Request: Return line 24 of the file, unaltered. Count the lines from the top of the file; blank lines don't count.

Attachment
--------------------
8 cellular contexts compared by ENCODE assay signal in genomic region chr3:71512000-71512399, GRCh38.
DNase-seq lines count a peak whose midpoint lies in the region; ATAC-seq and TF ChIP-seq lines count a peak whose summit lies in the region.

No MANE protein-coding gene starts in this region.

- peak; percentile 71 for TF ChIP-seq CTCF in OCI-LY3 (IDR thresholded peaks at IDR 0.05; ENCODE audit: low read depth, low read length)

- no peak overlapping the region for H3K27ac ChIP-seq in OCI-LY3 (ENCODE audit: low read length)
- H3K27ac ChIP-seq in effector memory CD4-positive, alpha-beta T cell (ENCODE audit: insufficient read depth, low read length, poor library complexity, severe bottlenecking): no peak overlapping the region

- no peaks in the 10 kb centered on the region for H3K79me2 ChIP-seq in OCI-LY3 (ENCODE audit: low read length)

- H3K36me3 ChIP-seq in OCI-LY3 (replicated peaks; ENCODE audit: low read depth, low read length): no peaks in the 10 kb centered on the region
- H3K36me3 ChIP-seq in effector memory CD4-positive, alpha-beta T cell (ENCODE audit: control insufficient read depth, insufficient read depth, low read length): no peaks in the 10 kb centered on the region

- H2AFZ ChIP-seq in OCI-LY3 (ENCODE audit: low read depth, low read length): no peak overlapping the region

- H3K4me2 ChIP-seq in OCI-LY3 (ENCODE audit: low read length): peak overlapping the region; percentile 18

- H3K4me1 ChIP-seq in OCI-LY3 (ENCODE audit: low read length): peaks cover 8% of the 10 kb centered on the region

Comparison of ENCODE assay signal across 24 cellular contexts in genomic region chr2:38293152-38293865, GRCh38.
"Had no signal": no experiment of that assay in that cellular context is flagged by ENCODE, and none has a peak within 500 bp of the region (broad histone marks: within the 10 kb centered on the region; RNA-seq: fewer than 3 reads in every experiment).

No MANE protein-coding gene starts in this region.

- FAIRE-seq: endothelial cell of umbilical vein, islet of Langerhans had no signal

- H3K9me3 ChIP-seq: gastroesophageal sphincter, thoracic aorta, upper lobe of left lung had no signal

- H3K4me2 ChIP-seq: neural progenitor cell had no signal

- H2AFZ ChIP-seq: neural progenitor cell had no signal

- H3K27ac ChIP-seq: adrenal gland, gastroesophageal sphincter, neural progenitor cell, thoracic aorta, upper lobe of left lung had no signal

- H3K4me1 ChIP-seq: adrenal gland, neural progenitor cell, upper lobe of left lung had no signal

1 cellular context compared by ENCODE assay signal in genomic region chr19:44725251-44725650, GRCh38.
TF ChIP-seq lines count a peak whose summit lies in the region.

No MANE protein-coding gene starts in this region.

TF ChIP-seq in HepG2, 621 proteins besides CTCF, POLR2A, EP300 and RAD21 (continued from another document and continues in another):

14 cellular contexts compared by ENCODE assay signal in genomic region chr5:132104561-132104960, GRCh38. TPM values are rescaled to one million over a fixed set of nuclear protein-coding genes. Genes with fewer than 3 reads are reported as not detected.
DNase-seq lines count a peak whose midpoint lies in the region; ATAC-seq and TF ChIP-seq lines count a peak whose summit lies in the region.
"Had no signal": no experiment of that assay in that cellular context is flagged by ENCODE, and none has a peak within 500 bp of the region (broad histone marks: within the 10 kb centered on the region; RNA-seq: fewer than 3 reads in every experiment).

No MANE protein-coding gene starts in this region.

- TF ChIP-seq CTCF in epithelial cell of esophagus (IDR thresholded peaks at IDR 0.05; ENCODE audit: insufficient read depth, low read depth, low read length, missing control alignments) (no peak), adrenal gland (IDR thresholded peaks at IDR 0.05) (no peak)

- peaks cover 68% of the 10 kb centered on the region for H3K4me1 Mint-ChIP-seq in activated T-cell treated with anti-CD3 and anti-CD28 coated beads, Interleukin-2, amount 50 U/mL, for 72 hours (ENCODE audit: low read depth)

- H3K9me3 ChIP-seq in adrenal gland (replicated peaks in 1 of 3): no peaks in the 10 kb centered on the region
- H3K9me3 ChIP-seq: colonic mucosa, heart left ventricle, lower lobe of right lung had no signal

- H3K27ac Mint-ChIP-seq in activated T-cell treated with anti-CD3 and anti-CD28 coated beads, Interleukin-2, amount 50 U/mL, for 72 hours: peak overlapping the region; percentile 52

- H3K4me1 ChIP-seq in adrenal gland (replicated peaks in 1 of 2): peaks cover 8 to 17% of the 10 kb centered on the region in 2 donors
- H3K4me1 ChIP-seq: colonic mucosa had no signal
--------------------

No MANE protein-coding gene starts in this region.